• The mass and percentage of change was rounded and thus the result is not precise

In order to avoid potential flaws, next time the experiment should be measured precisely, be timed and use distilled water.

 

Results and Conclusions:

The following results and conclusions were deduced by this experiment:

Potatoes in water:

An increase in mass of the potato strip due to the movement of water molecules into the plant cells via osmosis. The water is hypotonic. This means it possesses high water solution and is low on sugar. In contrast, the potato is hypertonic: it has low water potential and a high sugar solution. When put into contact, water will diffuse into the potato and hence expand its size, making the final size greater that its initial results.

This is also relevant to the increase in length. Since the intake on water molecules occupies extra space, it also changes the volume of the potato by pushing against the cell membrane and the proximate cellulose cell wall. This results into an expansion in all dimensions, including length. However, the expansion is limited by the stiffness of the cellulose cell.

The push/force acting upon the surface area of the rigid cell produces turgor pressure and hence strips are turgid.

Potatoes in Ribena:

There is a decrease in the mass of the potato strips due to the movement of water molecules outside of the plant cells. Ribena is mainly a sugary solution and hence is hypertonic to the potato cells, which are hypotonic. The water molecules will move along their concentration gradient out of the cells and thus make the potato strip shrink.

The decrease in the number of water molecules results in loss of volume and length.

Since the turgor pressure exerted by the water molecules against the cell membrane/wall is less, its condition remains flaccid.

Potatoes in Mixture of both:

There was a decrease in weight and length present but not as great as the one by Ribena. The solution still contained a higher sugar rate and is therefore hypertonic. However, the contrast between hypertonic and hypotonic is smaller and hence the result is less visible.

In order to generalize and prove the statements mentioned above, the class compared its results and established the following realizations:

 

  Average change in mass Average change in length
Water -0,7g -0,2cm
Mix -0,15g 0cm
Ribena 0,2g 0,1cm

 

 

 

 

 

 

Models of membrane structure

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In 1935 Hugh Davson and James Danielli suggested that the phospholipid bilayer is sandwiched between layers of globular proteins. Thad been evidence of the presence of proteins and since both membrane and proteins could act as barriers, the belief seemed plausible. This became known as the Davson-Danielli model.

 However, the theory had several flaws. It remains unclear how proteins contain the flexible fluid, as they are generally stiff and can’t cope well with outside movement. Another problem was that the amount and/or type of membrane protein varied greatly between different cells.

In 1966, with the help of freeze fracturing: the splitting of cell membranes between the two lipid layers and thus revealing a 3D view of the surface texture, the model was disproved as it displayed that the proteins were actually embedded inside the layer and were amphipathic.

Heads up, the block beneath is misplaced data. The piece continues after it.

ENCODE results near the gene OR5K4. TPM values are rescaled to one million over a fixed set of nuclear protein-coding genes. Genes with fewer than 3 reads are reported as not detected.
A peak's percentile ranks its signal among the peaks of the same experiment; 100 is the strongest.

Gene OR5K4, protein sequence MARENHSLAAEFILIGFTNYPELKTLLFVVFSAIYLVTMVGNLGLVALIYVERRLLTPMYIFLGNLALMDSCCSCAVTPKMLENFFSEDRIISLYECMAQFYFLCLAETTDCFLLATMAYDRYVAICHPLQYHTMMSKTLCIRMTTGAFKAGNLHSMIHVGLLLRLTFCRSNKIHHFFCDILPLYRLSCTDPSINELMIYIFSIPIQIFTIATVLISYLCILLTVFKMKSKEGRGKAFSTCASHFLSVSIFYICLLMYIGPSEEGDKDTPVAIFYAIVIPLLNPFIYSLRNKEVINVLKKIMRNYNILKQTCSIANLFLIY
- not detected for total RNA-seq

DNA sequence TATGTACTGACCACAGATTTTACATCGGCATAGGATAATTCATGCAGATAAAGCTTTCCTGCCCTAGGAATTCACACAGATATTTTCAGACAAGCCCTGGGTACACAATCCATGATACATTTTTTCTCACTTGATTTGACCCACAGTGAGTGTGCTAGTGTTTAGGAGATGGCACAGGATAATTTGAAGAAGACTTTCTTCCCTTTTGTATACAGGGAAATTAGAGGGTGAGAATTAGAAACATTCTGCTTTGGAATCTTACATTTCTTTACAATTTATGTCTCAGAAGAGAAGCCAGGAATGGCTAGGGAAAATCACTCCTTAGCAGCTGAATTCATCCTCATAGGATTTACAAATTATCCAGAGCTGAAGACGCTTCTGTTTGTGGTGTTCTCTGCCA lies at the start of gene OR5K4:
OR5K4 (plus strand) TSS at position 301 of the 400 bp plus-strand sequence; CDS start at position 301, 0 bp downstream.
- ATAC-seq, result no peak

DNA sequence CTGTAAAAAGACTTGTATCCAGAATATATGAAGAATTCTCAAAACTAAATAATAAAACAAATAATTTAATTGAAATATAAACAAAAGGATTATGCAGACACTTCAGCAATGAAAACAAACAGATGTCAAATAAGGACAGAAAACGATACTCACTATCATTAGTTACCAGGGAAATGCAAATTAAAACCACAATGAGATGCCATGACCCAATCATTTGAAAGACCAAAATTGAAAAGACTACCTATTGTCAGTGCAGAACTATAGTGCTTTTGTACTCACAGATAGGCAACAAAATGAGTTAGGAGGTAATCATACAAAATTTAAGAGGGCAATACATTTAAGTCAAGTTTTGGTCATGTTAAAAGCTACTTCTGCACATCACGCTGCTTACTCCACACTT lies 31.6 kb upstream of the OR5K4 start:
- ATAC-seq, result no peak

Thus came the creation of the Fluid mosaic model of Singer and Nicolson in 1975. With the help of fluorescent labelling, it became clear that the components of the membrane were able to move within its structure. Two different colored membranes were fused together and instead of maintaining the same colors, they diffused into each other and moved around.

Further details can be found in the following video: 

 

Exceptions to the cell theory

It is a well-known fact that in order to sustain a hypothesis in most work and knowledge fields, one needs to back it up with evidence. In science however, the aim is to disprove it. Only then could humanity move forward and develop successfully.

One of the most significant theories in biology is that cells are the smallest units of life and that all living organisms are made out of cells. However, even in cell theory there are organisms and tissues that are not made of typical cells and hence do not answer the requirements of the belief.

The first example is the Skeletal muscle. It is composed by muscle fibres and are enclosed by a membrane. However, they are much larger than the average cell and contain hundreds of nuclei.

Another example is the Giant algae (Acetabularia). Due to its big proportions, its estimated to consist of numerous small cells. In reality, its composed from one giant cell as it has only one nucleus and t=is therefore not multicellular.

The third and last example is the Aseptate Fungi. It is composed of thread-like structures called hyphae. They are not divided into sub-units, containing a single nucleus. Instead they consist of long sections, full with nuclei.

Despite these exceptions, the overall trend for living organisms being composed of cells is very strong. The cell theory has not been abandoned.

Onion cells

Real Lab Procedure

1.Cut open an onion

2.Use forceps to peel a thin layer of epidermis from the inside

3.Lay the layer of epidermis on a microscope slide

4.Add a drop of iodine/methylene solution to the layer

5.Carefully place a cover slip over the layer

Observations

There are a large number of regularly shaped cells lying side by side and each cell has a distinct cell wall.

A distinct nucleus is present on the periphery of each cell.

A large vacuole is present at the centre of each cell, and is surrounded by the cytoplasm.

Conclusion

As cell walls and large vacuoles are clearly observed in all the cells, the cells placed for observation are plant cells.